my forgiving heart
sends out a secret mantra
to prevent war
Blue flurry near where
my prayer flags flutter.
A jay drinks
from one of my offering bowls.
I try to teach this jay to chant
without much success.
He nods inquisitively
then continues his way beyond training.
SIT LIKE A MOUNTAIN
I'm in the tent of self-produced mind
late at night, candles flickering
soaking up his mind essence, like
being in Tibet a thousand years ago
with Guru Rinpoche, tough and gentle.
He taught three words that hit the vital point
Lama Wangdor, doing it the hard way
sitting on his ass in a cave for twenty years
until his bone touched the stone
listening to waves of bliss-emptiness
crash on the shore of nirvana.
Noise floods in from the street
here in the pure land of Santa Rosa.
One taste in the supermarket aisle—
and new asanas for highway maneuvers.
Adzom wants to learn how to can peaches.
Tsultrim is telling him how, step by step.
Erik translates. Adzom takes notes,
while giving Tsultrim a short version of the Tara practice,
which he wants included at the end of the main text.
I sit outside the tent, chuckling to myself,
waiting for the text to emerge,
so I can run off another edition of the book.
Adzom is transmitting it word by word.
Tsultrim writes down each word in phonetic Tibetan,
and Erik translates it into English.
Then, another step in the process of canning peaches,
and Erik translates that into Tibetan,
and Adzom writes it down in his notebook.
Then, another line of the Tara practice,
and Tsultrim writes that down, and Erik translates.
OM CHAG TSAL JETSUN TARE
OM Homage to Jetsun TARE Goddess
Wash jars, rinse. Place jars in hot water.
TU TA RA E YI DUNG WA KUNCHOB
TU TA RA E Save from all suffering
Pack the sliced peaches into hot jars.
TUGJE TOGMED TURE PALMO
Unimpeded compassion TURE Glorious One
Leave one finger of space at top of jar.
DAK LA DRUPCHOK TSOL CHIK SWA HA
Grant me the ultimate siddhi SWA HA
Cover with boiling sryup, leaving headspace.
o, never always
would the mind
even the grass
still winter stillness
the brown ground moves
bees have no attainment
bees have no non-attainment
THINGS CHANGE YET ARE ONE
Mountain Blue Bird
A jay and a lizard in a fray,
Lizard tugged by jay.
Jay pecks yet kept at bay.
Clap of hands— jay flies away.
Lists never end, nor do difficulties
Not easy to outwit the fox of desire.
ADDLEHEADED IN SAFEWAY
beyond joy and woe
where I can do what I do
without having to lie
Jigme Lingpa arises in the eggplants
transmits mantra to my inner idiot
OM AH HUM OM AH HUM
WICHA TYE TYE WICHA TYE TYE
CUMA ROMA CUMA ROMA HEY HEY
coming before coming before
coming way before coming
SPACE & LONGING & A FEW FLASHES OF LIGHT
Early morning in the garden
different intensities of color
grass and stone.
So hot— no hurry— heavy air
water-loaded air moving slowly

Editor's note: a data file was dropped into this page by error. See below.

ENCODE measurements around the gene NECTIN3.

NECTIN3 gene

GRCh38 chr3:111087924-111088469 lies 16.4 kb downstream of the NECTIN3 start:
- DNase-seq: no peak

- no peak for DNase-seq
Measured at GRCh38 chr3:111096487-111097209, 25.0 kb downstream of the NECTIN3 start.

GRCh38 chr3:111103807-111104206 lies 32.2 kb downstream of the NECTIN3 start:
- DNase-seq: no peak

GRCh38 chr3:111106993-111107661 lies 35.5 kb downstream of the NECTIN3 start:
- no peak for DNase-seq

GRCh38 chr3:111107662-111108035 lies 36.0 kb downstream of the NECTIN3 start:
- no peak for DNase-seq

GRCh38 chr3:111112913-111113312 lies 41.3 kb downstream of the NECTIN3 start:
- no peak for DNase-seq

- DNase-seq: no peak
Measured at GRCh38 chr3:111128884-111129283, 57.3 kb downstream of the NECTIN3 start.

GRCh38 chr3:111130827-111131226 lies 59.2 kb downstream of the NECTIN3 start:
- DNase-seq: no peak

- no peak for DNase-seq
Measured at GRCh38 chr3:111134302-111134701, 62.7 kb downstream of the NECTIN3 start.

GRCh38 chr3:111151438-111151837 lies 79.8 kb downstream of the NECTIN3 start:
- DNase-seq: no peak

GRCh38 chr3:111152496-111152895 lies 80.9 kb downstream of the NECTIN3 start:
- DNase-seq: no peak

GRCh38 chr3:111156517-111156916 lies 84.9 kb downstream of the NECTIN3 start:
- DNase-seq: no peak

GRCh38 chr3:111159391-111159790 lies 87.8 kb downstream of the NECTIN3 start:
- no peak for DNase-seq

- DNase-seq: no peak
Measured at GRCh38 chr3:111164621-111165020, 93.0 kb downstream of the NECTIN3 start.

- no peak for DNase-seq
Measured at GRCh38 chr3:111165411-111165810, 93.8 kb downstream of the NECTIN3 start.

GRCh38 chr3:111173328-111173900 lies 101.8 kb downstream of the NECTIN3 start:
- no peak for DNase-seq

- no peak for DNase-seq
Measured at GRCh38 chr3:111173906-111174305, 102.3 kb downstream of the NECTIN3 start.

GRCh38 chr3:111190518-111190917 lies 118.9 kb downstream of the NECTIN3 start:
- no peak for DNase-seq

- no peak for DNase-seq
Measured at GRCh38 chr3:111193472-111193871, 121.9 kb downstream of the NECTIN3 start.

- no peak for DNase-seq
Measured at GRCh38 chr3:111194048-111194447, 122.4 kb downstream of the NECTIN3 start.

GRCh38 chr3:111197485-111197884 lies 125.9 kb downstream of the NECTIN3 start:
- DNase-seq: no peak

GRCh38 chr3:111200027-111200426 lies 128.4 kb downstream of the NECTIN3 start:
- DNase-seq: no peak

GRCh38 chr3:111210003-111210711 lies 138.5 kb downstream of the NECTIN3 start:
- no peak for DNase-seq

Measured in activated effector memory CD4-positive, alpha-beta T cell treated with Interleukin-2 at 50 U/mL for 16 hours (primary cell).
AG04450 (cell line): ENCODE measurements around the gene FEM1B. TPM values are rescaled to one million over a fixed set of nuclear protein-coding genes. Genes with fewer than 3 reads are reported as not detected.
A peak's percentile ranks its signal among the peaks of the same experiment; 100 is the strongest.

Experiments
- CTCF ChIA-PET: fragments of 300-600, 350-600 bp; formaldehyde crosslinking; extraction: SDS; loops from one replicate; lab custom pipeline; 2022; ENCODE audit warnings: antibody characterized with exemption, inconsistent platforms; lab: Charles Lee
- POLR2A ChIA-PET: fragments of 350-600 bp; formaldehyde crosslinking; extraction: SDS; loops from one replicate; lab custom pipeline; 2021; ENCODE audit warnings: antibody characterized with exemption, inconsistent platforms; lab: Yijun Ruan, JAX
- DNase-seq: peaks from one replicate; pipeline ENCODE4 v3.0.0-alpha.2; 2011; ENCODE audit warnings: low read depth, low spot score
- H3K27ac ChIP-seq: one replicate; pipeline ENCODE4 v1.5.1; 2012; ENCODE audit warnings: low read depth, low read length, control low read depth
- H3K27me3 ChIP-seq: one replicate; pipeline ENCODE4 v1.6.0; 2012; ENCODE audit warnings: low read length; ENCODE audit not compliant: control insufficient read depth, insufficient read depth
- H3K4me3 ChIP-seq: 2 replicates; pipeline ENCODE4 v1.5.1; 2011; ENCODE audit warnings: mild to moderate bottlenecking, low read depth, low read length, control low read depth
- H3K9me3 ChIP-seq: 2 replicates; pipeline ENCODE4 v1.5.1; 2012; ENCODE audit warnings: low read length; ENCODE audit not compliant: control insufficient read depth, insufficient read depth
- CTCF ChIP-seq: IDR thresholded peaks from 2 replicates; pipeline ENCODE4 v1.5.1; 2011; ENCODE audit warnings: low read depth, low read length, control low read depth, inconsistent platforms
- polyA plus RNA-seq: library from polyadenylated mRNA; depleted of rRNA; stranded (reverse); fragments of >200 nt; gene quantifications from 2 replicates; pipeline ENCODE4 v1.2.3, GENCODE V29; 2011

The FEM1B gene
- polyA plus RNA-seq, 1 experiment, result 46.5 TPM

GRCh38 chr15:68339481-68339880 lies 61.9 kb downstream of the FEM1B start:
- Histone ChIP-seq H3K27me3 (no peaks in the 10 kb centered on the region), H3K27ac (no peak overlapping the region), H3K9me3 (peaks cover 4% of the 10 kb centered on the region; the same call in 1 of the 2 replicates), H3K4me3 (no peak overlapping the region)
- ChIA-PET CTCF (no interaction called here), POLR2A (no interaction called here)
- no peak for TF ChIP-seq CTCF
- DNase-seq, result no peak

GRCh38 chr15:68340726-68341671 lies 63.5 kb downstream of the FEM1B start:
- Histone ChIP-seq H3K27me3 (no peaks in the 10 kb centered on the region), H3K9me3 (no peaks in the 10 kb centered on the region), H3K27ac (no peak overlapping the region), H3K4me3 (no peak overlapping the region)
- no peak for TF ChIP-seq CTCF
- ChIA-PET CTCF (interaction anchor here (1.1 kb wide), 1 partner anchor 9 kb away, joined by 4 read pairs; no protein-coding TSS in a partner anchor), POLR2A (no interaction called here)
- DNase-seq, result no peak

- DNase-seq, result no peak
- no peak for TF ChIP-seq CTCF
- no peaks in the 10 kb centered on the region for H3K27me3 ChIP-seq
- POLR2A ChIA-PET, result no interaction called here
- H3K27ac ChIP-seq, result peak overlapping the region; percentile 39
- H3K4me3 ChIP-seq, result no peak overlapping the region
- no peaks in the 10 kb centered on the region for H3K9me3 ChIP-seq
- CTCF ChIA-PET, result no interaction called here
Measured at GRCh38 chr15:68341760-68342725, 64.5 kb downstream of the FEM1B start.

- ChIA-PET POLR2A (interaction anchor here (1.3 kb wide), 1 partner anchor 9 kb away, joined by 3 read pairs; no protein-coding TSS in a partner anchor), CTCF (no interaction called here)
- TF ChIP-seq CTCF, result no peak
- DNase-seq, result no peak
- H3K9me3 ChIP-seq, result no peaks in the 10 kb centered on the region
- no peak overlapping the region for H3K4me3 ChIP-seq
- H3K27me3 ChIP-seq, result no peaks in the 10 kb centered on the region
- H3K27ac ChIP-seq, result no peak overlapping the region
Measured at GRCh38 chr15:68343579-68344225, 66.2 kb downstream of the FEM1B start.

across the yard.
just a fan and a hammock
in Tornado Alley.
BACK FROM A RETREAT
This morning, feeling
that I am finally integrated into my normal,
Santa Rosa routine body,
noticing the levels of protective shield forming,
able to get through the day,
driving the freeways,
maneuvering the shopping lanes,
reduced awareness of the intense abrasives and chaos,
still a few reverberating visions lingering
at the threshold of the doors of my senses,
but my clam shell is nearly in place,
once again robotic responses to samsaric stimuli
are practically automatic.
I've been told. I've been shown.
It's been pointed out— the path, the fruit.
I see a little dog.
I wonder why he doesn't have a tail.
I wonder why he doesn't have any hair.
I wonder why he doesn't have any eyes.
I wonder why he doesn't have a head.
I wonder why he doesn't have any feet.
I wonder how he is trotting down the street.
As Jigme Lingpa says, "Through examples,
one recognizes the meaning.
Through signs, one comes to believe."
I'm walking up a trail, deep in conversation with Debbie.
We are talking about tigles, tiny rainbow spheres,
when I see a little flash of light shooting down the trail,
and a young chipmunk runs under my boot.
With its spine crushed, blood running from its mouth,
and it writhing in the dust, I tell Debbie to walk ahead.
She'll not want to watch what I am going to do.
I've lived on farms.
It's reasonable to put down a suffering animal.
A blow to the head with a rock, and the creature is still.
I dig a small hole, put in a few leaves to make a cushion,
and lay the body of the chipmunk in its grave.
I say a mantra.
I cover it with earth and place a cobble on top.
During one Dharma talk, the subject of killing comes up,
the difference between accidental and intentional acts of killing,
so I tell about it, and Adzom says, the first act was accidental
& didn't involve me in the chipmunk's karma in a negative way,
but that my intentional act of "putting it out of its misery"
was more serious in its repercussions, that I should have left it
to "burn out its karma" without interfering in the process.
Such is the difference between the East and the West.
My chances of being reincarnated as a chipmunk are very good.
PARDON MY FRENCH
We are studying the Ngöndro text,
and Erik suddenly chokes and says
that we shouldn't say the next line.
There's a mistake in the phonetic Tibetan.
A word is misspelled, which has then become
a colloquial term, so that the line reads
"naturally arising Fuck Body."
ON THE ROAD HOME
Driving through the small village of Gem,
I point to a twenty-foot stack of elk antlers
in front of a shop, probably a tannery,
where there's a sign, "The Buck Stops Here."
Lama Gyurmey Tsering's eyes get really big,
and his mantra machine kicks into overdrive.
Within a mile, a huge rainbow arcs across the road.
"Man, Tsering, you liberated a whole herd of dead elk."
STUFF OF LEGENDS
It's getting late, going on midnight.
Where is my ride?
I phone camp, but no one picks up,
so I keep on printing.
I'll hike back— only fifteen miles.
Shouldn't take but half the night.
I'll make it in time for the puja.
But I don't have a coat.
What can I use to keep warm?
This door cover with an eternal knot embroidered on it?
I see myself walking all night wrapped in a door cover,
carrying a box of Tibetan texts along the county road.
Then, I'm hiking the last three miles,
wishing I knew how to do yogic fast walking,
when I encounter a mountain lion in the dark.
All that's found of me are shreds of the door covering,
the scattered texts, and a leg bone,
which makes a good thigh bone trumpet.
AND HERE I AM
mistakes in my mind
but light in my heart
dancing to a drum
with feathers on